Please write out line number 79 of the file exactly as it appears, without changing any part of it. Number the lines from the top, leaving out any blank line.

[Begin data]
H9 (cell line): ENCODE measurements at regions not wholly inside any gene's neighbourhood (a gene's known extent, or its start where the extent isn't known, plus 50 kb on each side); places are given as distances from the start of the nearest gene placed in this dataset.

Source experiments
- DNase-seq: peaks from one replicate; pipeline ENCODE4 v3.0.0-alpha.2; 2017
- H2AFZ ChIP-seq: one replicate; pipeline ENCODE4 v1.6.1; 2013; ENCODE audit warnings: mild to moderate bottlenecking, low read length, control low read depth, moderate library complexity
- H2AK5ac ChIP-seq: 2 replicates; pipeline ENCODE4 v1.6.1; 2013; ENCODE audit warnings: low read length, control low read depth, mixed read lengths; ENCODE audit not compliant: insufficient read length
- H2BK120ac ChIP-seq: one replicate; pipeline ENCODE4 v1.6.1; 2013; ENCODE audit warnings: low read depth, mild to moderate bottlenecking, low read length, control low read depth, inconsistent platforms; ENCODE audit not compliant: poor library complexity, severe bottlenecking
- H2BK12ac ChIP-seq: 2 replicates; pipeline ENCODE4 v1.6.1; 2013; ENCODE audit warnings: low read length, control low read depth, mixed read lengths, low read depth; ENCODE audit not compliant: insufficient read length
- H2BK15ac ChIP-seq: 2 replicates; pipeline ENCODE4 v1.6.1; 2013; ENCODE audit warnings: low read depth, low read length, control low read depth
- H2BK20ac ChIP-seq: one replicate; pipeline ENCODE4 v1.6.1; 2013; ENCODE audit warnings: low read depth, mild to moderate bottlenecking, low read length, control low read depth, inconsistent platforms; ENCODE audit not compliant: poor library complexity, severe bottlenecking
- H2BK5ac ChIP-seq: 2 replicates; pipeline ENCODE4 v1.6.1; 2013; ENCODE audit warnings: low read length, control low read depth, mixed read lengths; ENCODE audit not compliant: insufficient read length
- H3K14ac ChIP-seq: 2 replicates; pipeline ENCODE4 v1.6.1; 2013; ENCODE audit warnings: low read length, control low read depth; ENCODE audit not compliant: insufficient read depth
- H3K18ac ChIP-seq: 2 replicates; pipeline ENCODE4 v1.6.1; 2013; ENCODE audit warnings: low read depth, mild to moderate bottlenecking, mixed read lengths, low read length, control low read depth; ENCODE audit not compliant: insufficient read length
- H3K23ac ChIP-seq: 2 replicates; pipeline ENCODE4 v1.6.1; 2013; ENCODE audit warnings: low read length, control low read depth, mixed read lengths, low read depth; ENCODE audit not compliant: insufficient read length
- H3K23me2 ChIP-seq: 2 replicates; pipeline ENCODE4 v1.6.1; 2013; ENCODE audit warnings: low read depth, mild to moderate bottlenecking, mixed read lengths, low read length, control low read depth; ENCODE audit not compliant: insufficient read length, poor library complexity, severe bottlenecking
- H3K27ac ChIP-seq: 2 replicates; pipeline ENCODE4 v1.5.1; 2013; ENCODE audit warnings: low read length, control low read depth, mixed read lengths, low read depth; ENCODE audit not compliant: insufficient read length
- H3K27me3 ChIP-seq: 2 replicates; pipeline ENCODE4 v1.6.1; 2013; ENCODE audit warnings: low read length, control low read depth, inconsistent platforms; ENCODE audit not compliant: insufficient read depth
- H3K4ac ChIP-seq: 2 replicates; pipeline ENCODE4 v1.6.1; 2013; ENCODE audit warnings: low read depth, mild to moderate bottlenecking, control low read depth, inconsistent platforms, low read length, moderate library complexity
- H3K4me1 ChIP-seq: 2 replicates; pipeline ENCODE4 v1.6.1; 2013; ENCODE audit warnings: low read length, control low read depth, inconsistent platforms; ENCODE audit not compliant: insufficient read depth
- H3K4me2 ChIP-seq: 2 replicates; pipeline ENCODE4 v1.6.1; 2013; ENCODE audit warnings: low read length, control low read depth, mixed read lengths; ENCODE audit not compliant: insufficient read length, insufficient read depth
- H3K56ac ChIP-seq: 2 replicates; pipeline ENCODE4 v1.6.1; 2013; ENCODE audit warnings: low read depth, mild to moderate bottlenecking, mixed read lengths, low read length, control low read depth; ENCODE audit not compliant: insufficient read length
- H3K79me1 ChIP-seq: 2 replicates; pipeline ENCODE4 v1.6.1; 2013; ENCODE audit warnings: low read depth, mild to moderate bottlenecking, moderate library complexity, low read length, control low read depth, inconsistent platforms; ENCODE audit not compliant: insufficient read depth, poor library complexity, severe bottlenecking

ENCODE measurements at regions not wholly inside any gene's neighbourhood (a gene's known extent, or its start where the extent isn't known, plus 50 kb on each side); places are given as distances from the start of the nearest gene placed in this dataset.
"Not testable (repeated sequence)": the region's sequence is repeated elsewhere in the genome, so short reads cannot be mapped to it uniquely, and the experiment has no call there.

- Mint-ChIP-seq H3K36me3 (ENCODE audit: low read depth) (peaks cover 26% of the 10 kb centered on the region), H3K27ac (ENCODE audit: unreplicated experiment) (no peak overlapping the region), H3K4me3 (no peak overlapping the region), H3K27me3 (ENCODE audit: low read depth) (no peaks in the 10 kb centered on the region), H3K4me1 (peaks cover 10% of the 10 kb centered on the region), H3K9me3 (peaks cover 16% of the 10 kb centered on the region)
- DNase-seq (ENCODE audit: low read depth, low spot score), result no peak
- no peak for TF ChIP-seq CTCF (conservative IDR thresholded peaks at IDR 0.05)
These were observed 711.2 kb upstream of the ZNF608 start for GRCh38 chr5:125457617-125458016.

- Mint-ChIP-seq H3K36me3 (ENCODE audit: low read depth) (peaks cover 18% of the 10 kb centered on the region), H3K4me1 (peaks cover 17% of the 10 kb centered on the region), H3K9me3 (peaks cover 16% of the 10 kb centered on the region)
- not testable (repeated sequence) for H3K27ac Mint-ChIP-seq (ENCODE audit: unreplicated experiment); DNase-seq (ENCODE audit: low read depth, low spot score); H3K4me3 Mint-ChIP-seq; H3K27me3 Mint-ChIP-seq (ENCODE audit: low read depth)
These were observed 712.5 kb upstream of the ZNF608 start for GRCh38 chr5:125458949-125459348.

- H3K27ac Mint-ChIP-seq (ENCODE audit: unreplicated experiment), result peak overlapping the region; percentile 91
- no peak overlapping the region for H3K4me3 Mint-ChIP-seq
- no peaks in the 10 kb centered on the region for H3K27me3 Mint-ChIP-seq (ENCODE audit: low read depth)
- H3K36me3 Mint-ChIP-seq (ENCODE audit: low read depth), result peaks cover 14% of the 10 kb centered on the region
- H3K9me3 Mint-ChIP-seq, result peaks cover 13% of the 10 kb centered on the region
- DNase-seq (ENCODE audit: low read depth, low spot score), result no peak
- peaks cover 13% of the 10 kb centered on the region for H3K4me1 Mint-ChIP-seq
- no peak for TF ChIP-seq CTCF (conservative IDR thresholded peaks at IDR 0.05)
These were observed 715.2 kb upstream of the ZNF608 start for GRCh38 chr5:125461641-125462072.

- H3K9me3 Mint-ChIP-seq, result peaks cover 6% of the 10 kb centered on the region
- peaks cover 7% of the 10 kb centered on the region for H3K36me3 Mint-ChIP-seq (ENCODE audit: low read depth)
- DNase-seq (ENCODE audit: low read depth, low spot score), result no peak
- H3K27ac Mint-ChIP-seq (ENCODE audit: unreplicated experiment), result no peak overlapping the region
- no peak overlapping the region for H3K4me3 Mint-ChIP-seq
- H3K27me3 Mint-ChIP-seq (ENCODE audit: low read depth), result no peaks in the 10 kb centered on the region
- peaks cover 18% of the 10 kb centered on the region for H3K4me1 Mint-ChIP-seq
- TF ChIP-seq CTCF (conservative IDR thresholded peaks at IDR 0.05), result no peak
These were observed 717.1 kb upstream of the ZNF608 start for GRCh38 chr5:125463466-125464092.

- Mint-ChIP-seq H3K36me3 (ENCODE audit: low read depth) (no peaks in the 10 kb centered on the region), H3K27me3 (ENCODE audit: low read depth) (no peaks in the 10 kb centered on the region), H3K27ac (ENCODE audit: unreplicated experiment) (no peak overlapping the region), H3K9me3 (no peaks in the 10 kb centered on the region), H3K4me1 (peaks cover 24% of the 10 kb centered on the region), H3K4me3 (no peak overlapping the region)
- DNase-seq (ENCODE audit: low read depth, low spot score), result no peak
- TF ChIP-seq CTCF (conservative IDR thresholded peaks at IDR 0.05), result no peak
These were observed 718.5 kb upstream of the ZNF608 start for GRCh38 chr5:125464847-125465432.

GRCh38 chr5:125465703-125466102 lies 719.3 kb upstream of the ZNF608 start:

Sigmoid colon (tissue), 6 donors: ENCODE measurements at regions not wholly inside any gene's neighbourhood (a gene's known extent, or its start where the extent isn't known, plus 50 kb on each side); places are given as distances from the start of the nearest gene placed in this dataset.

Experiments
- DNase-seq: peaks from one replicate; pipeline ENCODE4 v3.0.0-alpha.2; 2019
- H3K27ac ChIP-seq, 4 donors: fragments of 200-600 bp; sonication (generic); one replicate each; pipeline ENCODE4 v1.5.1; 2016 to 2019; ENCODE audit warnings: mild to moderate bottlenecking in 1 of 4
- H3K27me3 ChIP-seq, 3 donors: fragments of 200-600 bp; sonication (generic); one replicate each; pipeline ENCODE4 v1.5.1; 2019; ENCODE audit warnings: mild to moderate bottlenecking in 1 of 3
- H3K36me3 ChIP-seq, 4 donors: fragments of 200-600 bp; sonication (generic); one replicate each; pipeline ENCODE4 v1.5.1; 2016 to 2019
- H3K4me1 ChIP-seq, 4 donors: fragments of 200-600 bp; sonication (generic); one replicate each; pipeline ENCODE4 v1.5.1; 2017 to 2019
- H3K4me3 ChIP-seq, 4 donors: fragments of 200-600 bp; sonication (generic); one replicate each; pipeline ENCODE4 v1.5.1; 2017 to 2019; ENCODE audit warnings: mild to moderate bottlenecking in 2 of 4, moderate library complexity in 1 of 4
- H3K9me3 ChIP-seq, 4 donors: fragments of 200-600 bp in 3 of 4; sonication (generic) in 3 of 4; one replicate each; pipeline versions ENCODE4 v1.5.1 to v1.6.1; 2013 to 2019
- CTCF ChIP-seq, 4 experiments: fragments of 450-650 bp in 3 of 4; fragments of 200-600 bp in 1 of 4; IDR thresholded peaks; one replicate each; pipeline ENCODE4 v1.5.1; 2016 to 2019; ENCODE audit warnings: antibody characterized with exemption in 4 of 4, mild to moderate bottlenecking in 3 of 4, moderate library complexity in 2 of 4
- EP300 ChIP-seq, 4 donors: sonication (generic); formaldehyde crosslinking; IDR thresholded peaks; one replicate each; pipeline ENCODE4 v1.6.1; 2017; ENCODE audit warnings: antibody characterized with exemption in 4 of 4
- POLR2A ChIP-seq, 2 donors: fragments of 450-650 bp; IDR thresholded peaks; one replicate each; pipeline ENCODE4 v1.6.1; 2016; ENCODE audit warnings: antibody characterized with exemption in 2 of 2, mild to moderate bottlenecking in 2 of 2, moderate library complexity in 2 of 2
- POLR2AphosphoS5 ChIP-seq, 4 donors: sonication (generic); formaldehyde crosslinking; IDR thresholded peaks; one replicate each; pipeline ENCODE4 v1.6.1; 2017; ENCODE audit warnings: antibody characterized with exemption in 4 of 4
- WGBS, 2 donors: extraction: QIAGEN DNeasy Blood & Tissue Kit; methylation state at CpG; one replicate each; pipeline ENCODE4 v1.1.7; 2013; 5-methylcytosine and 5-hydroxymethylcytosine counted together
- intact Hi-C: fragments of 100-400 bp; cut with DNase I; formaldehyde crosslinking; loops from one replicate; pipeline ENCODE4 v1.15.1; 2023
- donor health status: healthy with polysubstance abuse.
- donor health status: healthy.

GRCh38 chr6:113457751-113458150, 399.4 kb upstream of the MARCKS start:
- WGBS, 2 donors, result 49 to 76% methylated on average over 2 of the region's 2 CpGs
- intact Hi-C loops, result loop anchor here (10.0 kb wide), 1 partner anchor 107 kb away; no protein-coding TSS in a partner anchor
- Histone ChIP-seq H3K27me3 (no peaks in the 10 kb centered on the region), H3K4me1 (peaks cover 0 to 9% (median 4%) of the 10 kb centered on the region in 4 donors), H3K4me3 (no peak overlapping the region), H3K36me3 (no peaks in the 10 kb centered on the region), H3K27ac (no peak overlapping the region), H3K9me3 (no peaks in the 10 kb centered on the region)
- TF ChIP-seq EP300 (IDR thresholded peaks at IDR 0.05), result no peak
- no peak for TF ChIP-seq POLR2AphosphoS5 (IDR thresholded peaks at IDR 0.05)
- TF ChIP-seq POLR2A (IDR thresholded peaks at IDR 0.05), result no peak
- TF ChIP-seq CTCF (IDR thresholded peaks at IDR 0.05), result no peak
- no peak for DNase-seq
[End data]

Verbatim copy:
- no peak for DNase-seq